Inside The Street Legal Race Cars From Scuderia Cameron Glickenhaus

Remember Cameron Glickenhaus? He was that rich, but seemingly very nice guy that, a while back, took a Ferrari 458 Italia, re-bodied and tweaked it here and there and made what he called a “continuation” of the Ferrari P4 prototype racers from the 60s. Yeah, it wasn’t nearly as pretty as the P4 (what is?) but it was very, very quick and Ferrari was cool with him making and racing it. Turns out that Mr. Glickenhaus hasn’t even thought of slowing down, let alone stopping his fiddling with high-powered cars.

Minor Miracles & Model Lineups

His racing outfit, Scuderia Cameron Glickenhaus (rolls of the tongue, don’t it), has been out there ever since, pounding around the world’s race tracks, and doing okay. They have, like a lot of us, a slight obsession with the Nurburgring, and always compete in the 24 hour endurance race there every year. Anyway, seems that Glickenhaus, both the guy and the team, wasn’t content with that, oh no. Seems like they wanted to put their race cars into series production and, I hope you’re sitting down, even make a road legal version. So they asked the U.S. Government if that would be okay and The Government said yes!

To make this minor miracle all the more sweeter, Glickenhaus will be making not one, but three series production cars; two of them will be road legal. No, they will not be cheap. No, they will not be making many, but who cares at this point? Gearheads can dream, can’t we?

Photo: Scuderia Cameron Glickenhaus LLC.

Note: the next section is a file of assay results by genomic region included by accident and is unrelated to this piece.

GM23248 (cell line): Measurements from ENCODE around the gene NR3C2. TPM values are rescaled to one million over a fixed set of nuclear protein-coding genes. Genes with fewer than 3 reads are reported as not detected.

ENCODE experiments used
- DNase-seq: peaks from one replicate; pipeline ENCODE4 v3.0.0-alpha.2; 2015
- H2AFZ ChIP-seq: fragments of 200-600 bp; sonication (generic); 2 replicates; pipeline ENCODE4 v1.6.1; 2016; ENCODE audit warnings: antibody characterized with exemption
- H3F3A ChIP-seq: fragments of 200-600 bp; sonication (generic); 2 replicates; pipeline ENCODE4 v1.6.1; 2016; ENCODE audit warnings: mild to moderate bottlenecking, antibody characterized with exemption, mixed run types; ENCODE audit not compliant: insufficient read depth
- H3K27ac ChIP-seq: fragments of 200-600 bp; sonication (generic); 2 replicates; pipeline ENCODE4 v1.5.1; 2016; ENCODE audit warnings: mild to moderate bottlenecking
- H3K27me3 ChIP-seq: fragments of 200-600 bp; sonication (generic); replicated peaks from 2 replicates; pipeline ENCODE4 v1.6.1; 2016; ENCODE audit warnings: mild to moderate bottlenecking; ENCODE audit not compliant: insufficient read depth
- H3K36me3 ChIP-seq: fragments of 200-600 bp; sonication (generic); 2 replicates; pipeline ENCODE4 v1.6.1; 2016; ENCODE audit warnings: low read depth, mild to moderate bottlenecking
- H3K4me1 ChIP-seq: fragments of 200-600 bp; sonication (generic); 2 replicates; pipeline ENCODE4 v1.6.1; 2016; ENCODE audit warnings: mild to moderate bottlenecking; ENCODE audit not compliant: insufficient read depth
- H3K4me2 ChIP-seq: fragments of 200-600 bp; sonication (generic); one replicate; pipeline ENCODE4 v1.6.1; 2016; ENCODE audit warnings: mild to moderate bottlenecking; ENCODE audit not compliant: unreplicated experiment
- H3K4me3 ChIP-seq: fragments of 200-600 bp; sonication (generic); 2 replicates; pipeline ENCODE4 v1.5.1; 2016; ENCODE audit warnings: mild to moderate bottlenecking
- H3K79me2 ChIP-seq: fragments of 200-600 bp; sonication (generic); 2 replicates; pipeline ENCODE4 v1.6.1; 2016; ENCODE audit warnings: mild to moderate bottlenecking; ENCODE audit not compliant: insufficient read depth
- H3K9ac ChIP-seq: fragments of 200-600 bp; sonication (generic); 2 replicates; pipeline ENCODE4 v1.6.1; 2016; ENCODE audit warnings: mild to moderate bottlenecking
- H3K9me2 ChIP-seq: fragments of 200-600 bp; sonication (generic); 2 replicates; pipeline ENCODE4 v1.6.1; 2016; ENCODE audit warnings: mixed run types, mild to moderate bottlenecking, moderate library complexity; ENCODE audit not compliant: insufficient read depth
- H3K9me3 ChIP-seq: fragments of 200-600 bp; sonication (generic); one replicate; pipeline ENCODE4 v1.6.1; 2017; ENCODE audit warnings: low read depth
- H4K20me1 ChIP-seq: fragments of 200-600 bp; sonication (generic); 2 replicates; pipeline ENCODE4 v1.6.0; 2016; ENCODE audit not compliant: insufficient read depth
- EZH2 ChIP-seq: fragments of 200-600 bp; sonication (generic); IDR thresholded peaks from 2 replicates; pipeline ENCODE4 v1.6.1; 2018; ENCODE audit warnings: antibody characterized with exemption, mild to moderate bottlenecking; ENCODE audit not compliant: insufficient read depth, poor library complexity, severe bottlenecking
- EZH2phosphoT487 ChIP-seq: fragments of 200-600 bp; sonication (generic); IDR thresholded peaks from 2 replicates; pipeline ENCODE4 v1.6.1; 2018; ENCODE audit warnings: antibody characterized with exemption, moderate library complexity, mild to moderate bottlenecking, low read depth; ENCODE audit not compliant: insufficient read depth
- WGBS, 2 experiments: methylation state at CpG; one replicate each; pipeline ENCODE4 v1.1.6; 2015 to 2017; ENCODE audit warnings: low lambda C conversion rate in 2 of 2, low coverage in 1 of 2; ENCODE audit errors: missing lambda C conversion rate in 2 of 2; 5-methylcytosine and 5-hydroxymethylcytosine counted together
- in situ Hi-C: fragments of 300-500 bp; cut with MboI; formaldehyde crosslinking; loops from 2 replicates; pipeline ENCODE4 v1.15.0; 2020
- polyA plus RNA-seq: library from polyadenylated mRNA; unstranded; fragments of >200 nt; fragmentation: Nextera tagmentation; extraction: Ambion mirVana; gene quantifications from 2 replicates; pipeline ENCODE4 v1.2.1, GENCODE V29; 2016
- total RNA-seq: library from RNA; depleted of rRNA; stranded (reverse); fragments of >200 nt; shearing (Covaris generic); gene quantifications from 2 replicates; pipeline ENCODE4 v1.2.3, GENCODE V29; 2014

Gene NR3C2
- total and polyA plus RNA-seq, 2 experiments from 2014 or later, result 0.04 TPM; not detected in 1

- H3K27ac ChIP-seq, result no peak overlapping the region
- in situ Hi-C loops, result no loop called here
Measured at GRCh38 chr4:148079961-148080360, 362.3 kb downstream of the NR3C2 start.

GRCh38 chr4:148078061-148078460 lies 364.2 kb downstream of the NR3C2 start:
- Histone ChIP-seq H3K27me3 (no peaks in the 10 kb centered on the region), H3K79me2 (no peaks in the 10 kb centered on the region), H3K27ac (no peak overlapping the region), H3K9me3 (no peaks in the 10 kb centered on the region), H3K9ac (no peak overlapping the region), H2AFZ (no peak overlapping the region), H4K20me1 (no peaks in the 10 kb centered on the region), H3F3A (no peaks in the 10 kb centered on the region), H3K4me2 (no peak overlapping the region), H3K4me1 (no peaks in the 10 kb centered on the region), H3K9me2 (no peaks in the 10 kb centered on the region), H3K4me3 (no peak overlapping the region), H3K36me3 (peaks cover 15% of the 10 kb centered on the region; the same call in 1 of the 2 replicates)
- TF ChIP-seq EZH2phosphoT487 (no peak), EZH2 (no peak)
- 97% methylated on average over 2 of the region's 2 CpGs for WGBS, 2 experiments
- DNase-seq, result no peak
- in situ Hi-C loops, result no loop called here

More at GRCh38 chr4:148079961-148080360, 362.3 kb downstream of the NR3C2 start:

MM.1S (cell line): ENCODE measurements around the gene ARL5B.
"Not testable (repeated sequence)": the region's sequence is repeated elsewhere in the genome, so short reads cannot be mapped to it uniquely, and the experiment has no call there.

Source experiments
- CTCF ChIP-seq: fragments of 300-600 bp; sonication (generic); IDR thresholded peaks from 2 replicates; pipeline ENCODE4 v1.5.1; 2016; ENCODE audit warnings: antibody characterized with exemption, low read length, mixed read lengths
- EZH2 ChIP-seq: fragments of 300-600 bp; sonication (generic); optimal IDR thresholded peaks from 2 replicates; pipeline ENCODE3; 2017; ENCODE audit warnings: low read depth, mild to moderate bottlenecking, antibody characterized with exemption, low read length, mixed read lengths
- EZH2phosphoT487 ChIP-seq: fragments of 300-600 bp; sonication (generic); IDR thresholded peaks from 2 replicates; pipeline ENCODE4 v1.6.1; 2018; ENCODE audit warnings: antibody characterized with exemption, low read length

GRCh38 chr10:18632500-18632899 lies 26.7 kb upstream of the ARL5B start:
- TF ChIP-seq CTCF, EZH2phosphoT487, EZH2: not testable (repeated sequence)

SCG003S Stradale

Scuderia Cameron Glickenhaus (also known simply as SCG) will manufacture the SCG003S, SCG003CS, and SCG003C. The SCG003S is the Stradale, the SCG003CS is the Competizione Stradale, and the SCG003C is the full-blown Competizione. The preliminary specs for each are knee-weakening in what they portend.

Take the “basic” (and I am using that word very loosely) SCG003S Stradale. It is a fully trimmed, road legal GT hypercar. The SCG003S is powered by a twin turbo 4.4 liter reverse flow V8 engine, putting out more than 750 horsepower and more than 590 ft-lbs. of torque. That grunt is put to the pavement through a 7-speed electro-hydraulically actuated dual disk clutch gearbox, complete with paddle shifters. All of this resides within a carbon fiber chassis and the whole shee-bang tips the scales at less than 2,866 pounds. The suspension is a front and rear double wishbone push rod and rocker operated setup with adjustable dampers – just what you’d expect from a racing team.

Stop? Oh yeah pal, this thing will stop like you threw out an anchor thanks to Brembo carbo-ceramic discs.

The performance specs are just as mind-reeling as the overall design. Zero to 60 mph in less than 2.9 seconds. Speed tops out at more than 217 mph (which Scuderia Cameron Glickenhaus charmingly lists under the engineering term “VMax”). The skid-pad number is a gray-out inducing 2.0Gs plus, and the aero downforce is rated as being greater than 1,550 lbs. at 155 mph. In other words, this thing is going to go, turn, and stop unlike any other road car out there. The performance numbers are closer to something you’ll find atop the podium at Le Mans or Sebring.

Photo: Scuderia Cameron Glickenhaus LLC.

SCG003CS Competizione Stradale